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646 posts

Ultimate Geek
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Topic # 9433 15-Sep-2006 21:52
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this is a tricky question and probably some thing no one can answer but i will ask anyway.

What is cost currently for Telecom to roll out Rev a to it's current Rev 0 sites? 70% of network? $60mil, $100mil?

I am keen to know for commercial reasons, i have some interested parties i work with who are interested to know what it would cost to roll out to the whole network as a alturnitive to DSL and other technologies.It was over a few beers but it has been brought up a few times and these people are not adverse to investment if it's worth it, i think they believe it could be worth it if the numbers stack up.

Telecom wont at the mo or in forseeable future as they want to keep revenues in DSL market, howevey if they didn't have to pay and got a large growth in broadband customers it may be some thing worth doing.

Any way pipe dream but if Telstra thinks it's worth look ing at well you never know.






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  Reply # 46264 16-Sep-2006 10:09
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The cost of the upgrade isn't the issue, for a new player it's the cost of establishing a network from the ground up.

The initial cost of the upgrade contract was US$10 million http://www.lucent.com/press/0606/060620.coa.html






646 posts

Ultimate Geek
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  Reply # 46277 16-Sep-2006 17:58
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yeah thats what i thought, i think they are more interested in putting up capital towards rolling out nationwide sooner than Telecom has budgeted or wants to, maybe a MNVO type situtation.

The theory is Telecom gains from having a nationwide broadband solution and services, revs that come with that, and these guys clip the ticket when their sites (ones they paid for ) are used.

don't know if it's plausable but it would be a win win for Telecom really.





www.ultimatebroadband.co.nz 
Delivering better broadband services

UFB fibre, Rural fibre on EA networks, RBI wireless, Ruralnet & Ultra wireless, wireless networks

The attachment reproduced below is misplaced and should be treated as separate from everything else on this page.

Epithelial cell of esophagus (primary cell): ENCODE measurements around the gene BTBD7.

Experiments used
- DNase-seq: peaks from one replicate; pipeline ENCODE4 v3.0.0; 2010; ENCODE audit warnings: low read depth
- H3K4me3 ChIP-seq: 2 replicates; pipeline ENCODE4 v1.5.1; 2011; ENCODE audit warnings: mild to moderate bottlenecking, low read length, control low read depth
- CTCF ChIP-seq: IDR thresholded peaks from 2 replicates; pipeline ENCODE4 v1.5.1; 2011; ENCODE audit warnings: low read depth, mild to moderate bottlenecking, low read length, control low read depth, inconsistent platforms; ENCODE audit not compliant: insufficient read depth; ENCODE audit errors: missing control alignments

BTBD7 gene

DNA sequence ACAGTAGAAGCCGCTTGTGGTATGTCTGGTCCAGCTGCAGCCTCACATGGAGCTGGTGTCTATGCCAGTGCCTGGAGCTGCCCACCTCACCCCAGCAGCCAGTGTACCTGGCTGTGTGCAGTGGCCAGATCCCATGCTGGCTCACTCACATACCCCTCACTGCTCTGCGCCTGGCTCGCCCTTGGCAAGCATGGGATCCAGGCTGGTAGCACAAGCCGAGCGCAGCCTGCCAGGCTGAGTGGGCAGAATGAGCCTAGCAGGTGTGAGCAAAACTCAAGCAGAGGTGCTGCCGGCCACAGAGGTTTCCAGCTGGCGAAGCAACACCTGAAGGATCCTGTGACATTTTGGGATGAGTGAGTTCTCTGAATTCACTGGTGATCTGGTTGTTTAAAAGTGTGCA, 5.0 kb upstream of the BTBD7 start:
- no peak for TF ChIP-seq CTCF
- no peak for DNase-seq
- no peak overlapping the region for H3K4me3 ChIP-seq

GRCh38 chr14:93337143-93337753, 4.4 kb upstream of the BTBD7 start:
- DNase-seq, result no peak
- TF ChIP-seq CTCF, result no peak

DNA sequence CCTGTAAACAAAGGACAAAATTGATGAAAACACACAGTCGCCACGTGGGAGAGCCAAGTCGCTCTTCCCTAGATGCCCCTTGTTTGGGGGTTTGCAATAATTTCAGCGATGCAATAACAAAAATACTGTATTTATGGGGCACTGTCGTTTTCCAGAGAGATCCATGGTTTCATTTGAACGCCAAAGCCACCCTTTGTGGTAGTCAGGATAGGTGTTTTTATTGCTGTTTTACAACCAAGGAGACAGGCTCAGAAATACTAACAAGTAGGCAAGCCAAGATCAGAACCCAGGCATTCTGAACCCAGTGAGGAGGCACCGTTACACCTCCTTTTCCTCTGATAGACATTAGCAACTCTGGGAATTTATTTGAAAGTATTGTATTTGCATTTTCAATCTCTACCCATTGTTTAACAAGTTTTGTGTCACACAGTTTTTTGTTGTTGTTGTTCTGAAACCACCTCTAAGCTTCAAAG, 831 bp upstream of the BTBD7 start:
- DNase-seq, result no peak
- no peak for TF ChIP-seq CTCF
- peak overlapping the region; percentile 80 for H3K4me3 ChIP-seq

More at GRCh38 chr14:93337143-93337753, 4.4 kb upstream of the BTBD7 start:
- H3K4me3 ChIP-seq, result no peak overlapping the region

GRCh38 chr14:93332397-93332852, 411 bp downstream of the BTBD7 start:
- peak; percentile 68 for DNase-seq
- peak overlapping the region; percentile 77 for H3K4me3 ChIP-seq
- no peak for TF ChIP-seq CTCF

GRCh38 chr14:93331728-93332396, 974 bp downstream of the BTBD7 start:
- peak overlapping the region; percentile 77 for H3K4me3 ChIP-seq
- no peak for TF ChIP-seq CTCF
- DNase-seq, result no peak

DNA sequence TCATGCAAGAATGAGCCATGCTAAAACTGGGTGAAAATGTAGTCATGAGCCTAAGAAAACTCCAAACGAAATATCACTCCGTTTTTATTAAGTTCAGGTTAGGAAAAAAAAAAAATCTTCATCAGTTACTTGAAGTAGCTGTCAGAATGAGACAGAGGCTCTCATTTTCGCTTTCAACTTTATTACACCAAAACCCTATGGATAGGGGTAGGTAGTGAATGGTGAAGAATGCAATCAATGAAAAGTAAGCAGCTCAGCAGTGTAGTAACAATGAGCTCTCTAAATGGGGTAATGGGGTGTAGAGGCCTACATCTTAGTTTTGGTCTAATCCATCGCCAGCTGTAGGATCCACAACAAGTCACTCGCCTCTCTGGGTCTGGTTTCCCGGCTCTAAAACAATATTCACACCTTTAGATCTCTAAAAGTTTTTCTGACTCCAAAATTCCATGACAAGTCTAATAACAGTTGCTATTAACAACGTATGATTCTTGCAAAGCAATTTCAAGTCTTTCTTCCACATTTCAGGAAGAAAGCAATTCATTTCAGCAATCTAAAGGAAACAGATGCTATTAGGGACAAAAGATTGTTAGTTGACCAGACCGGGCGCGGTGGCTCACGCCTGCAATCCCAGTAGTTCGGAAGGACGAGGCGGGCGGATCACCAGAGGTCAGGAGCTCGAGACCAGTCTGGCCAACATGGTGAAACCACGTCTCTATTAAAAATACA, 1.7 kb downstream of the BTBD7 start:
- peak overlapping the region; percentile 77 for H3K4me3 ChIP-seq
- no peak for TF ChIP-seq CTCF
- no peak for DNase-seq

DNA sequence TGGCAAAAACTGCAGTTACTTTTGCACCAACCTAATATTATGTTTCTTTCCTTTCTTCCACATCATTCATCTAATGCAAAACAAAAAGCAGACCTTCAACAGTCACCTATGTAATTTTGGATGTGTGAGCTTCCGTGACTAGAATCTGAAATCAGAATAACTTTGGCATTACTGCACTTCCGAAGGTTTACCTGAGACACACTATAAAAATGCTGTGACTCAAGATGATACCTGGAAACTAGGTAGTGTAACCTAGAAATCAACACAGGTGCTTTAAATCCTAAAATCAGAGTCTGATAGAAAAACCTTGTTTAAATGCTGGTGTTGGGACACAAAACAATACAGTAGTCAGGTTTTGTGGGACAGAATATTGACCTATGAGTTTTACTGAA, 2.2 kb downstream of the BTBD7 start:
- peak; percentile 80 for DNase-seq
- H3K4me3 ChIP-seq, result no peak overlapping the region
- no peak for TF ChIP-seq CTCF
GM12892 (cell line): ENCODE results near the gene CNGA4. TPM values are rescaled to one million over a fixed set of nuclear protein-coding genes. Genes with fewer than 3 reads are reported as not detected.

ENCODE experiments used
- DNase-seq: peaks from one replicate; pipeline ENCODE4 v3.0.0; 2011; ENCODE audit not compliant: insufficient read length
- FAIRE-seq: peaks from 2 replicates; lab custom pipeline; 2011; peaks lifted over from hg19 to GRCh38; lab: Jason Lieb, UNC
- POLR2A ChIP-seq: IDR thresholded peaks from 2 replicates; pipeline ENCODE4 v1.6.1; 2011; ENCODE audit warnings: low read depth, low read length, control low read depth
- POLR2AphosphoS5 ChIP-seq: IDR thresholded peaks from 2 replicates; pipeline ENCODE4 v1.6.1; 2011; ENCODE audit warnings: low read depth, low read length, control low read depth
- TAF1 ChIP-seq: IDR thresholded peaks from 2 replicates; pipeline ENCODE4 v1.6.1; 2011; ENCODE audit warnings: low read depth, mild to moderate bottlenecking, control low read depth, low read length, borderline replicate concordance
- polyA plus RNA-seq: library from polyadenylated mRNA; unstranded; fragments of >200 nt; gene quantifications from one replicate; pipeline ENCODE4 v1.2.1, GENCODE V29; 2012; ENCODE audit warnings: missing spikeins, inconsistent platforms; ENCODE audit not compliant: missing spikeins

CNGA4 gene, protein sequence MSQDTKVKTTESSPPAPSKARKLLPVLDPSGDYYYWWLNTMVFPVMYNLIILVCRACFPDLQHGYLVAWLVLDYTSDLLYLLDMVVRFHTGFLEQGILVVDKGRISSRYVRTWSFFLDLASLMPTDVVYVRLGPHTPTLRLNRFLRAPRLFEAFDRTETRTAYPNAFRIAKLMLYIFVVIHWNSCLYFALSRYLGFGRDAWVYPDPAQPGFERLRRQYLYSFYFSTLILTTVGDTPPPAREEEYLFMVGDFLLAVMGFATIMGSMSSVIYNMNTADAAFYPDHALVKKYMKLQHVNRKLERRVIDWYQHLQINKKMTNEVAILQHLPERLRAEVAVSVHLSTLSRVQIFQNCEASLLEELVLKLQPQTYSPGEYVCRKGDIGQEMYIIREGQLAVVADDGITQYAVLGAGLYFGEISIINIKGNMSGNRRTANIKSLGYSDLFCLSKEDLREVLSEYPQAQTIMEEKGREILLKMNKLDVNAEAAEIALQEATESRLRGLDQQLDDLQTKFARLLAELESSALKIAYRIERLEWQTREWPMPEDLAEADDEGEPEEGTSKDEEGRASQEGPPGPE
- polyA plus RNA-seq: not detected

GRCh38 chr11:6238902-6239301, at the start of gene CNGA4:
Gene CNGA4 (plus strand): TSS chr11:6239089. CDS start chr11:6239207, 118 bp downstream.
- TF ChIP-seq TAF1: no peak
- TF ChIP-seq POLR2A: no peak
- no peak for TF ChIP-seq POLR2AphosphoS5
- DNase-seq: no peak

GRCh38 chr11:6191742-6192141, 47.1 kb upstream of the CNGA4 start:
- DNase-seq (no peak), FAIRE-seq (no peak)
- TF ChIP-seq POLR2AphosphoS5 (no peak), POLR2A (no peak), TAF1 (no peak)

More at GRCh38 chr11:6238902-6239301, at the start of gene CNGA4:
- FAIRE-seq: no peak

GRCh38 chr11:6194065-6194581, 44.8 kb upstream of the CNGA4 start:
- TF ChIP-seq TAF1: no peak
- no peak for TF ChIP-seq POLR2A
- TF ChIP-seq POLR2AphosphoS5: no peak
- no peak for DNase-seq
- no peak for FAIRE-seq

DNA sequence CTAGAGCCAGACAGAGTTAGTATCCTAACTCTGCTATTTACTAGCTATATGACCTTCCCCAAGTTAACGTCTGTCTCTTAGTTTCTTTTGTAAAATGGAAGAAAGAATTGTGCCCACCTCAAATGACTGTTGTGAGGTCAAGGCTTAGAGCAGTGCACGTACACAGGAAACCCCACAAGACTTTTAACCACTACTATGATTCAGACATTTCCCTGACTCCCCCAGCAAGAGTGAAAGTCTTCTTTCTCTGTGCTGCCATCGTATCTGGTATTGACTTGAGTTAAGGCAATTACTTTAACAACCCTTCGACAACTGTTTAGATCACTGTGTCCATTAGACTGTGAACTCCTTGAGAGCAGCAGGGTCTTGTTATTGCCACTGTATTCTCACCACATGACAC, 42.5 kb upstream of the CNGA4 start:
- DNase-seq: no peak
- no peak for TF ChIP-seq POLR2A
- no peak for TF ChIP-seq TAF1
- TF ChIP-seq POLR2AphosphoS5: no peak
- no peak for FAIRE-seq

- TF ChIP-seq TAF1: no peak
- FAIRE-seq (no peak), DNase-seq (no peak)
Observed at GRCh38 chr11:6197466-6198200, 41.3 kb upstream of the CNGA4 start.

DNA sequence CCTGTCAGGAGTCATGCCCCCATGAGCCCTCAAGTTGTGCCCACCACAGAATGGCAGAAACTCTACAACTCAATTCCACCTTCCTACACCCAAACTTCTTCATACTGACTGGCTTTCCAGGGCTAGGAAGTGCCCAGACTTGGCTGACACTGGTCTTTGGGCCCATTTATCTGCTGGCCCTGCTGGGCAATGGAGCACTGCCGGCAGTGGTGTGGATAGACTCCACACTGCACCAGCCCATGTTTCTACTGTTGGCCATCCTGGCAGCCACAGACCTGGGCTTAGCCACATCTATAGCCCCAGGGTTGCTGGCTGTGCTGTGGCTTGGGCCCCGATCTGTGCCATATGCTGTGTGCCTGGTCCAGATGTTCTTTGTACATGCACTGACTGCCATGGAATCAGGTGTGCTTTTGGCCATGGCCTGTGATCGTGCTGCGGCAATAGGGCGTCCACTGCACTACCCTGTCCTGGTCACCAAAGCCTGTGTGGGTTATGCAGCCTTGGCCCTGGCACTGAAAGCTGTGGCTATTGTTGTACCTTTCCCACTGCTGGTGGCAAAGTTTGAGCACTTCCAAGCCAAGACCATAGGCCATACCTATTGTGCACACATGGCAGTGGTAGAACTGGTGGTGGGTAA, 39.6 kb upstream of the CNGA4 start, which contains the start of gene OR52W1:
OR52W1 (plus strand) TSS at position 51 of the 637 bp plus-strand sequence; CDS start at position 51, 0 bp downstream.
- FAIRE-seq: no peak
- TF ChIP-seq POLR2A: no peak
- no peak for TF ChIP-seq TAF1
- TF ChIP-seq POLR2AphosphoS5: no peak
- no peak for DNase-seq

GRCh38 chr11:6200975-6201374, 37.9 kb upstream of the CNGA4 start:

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  Reply # 46326 18-Sep-2006 11:15
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To squeeze higher speeds down very narrow carriers you need very advanced modulation techniques. As you move further from the cell site more noise noise is introduced cutting the speed dramatically. To offer a consistant high speed mobile service you can reduce coverage to lower the instance of noise but then you need more cell sites to fill the coverage holes. 6 cell sectors are becoming available but the cost to build them is very high and the ROI? Who knows. On top of this you need backhaul which is very, very expensive.

Add another zero onto your upper cost estimate.




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  Reply # 46604 21-Sep-2006 22:34

I'll be very suprised if in the next 5 years WiMax and VoIP doesn't change the entire model of how voice and wireless MAN/WAN internet access is handled. Any investment in CDMA at this point would be quite brave...



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Ultimate Geek
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  Reply # 46617 22-Sep-2006 08:59
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from doing a little digging it seems thats Telecoms point of view also, however they  are looking at Rev B, C for EVDO so they still are focused on CDMA 2000 going forward with Wimax as a new and emerging technology for the future





www.ultimatebroadband.co.nz 
Delivering better broadband services

UFB fibre, Rural fibre on EA networks, RBI wireless, Ruralnet & Ultra wireless, wireless networks


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